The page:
Wagner PMC is directly subordinated to Prigozhin and his military coordination cell. Gen Surovikin and the General Staff (the unified command) can request of Wagner troops but Prigozhin’s approval is needed as subordination to unified command would lead to the integration of Wagner into the regular military (institutionalization or ‘empire building’) leading to a loss of autonomy and control over his PMC for at least the duration of an open-ended conflict.
Chechen forces in theory are subordinated to Rosgvardiya which in turn reports to the unified command. In practice, as with Wagner and Prigozhin, Kadyrov has direct control over his Kadyrovsky and counter-confirmation is needed if these units are ordered to change location.This de facto veto power addstime and friction to the decision-making and implementation process and so increases dysfunction on battlefield.
Rosgvardiya units should be directly subordinated under the unified command. However, Zolotov has to counter-confirm major engagement and relocation orders, if only because Rosgvardiya commanders in Ukraine seek permission to avoid exposure. As with the other caveats, added time and friction hampers the operational effectiveness of Russian forces. – bitter competition over fuel and other necessary supplies and logistics
LNR and DNR militias are in theory integrated into the regular Russian military and this in fact largely reflects practice.
Implications for Russian military operations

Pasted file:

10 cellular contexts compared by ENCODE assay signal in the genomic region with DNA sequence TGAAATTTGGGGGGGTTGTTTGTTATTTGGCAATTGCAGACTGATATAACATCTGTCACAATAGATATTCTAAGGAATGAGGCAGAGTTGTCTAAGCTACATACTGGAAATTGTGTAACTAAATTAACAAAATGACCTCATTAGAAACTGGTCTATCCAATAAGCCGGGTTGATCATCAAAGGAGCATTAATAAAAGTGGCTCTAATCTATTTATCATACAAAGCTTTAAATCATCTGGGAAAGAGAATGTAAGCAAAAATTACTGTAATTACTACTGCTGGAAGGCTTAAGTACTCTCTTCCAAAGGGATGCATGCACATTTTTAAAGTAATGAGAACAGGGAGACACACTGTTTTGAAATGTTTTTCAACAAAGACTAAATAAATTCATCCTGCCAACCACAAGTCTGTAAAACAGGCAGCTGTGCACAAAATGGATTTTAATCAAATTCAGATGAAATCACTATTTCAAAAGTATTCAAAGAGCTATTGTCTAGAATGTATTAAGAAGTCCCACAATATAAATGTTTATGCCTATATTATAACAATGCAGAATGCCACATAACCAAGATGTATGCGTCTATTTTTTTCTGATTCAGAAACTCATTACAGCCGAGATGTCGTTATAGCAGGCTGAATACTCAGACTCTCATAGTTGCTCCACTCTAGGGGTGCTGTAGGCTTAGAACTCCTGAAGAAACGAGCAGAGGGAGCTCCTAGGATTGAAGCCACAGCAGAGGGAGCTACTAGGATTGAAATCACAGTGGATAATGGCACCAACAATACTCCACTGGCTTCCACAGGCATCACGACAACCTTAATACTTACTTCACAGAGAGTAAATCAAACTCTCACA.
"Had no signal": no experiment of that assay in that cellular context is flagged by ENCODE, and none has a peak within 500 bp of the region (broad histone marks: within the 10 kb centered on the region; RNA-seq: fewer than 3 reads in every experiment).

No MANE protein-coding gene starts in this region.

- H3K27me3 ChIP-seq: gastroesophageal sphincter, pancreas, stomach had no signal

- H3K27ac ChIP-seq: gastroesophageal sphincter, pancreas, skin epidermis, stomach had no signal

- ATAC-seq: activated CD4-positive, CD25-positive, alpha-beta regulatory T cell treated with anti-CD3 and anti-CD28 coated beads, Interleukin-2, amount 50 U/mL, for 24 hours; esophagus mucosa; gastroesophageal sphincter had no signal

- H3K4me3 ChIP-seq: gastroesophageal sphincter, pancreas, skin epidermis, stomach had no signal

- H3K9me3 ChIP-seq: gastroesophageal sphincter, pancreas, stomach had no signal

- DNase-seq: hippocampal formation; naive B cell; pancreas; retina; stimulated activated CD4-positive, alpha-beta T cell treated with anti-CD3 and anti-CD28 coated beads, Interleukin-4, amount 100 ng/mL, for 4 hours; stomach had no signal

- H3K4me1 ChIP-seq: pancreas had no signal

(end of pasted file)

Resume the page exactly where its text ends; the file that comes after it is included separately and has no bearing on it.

Russia’s ‘Unified Command’ is not unified and does not therefore command as it should. This lack of unity only exacerbates friction between the regular military, Rosgvardiya, Wagner, Kadyrovsky and militias. While it is difficult to assess the potential in combat effect if Russia would be able to realign its fragmented command structure, we can note shortcomings that arise from the current state of affairs.
Outright conflict: there is suspicion that Wagner’s months long grinding assault on Bakhmut, strategic value, represents a means of the regular Russian military to control Wagner. However, given Wagner fights alongside the Marine Brigade of the Pacific Fleet (itself supplemented by newly mobilized middle-aged men), ‘disciplining’ and subordinating Wagner cannot be the whole story.
Fragmented morale: it is harder to make broader assumptions about Russian morale as morale is not always fixed but can change. Factors such as logistics support, C3, battlefield losses and withdrawals, winter temperatures, and the falling quality of Russian officers all play a role. Officers are a key factor in whether troops stand and fight – unlikely if their officers are the first to run. Morale plummets if officers do not engender trust in the chain of command, issue incomprehensible orders, and are drunk. Fragmented morale may mitigate the possibility of a cascading collapse of morale, a culmination point.
Poor coordination and logistical support: weak communication hampers the provision of logistical support (for example, artillery ammunition and fuel for close air support operations), which is critical to enabling not just Russian combined arms offensive operations, but also defending territory. Lack of logistical support also further drains morale. Ukrainian coordination appears by contrast fluid, allow for vertical and horizontal exchanges, integration and adaptation.
From Symptoms to Causes and Future Trends:
The current fragmented command structure reflects the political fundamentals of the Russian state. To put it another way, where power lies on the battlefield is where power in Moscow. President Putin creates checks and balances through non-institutionalized fragmentation so that groups compete against each other and he can exercise arbitration power and uphold a necessary function in the system. Added to this, the divergent competitive goals (desire to optimise revenues, recruit best personnel, define mission and narrative) of these sub-institutional actors promotes clashes. Putin’s ‘power vertical’ is a fiction.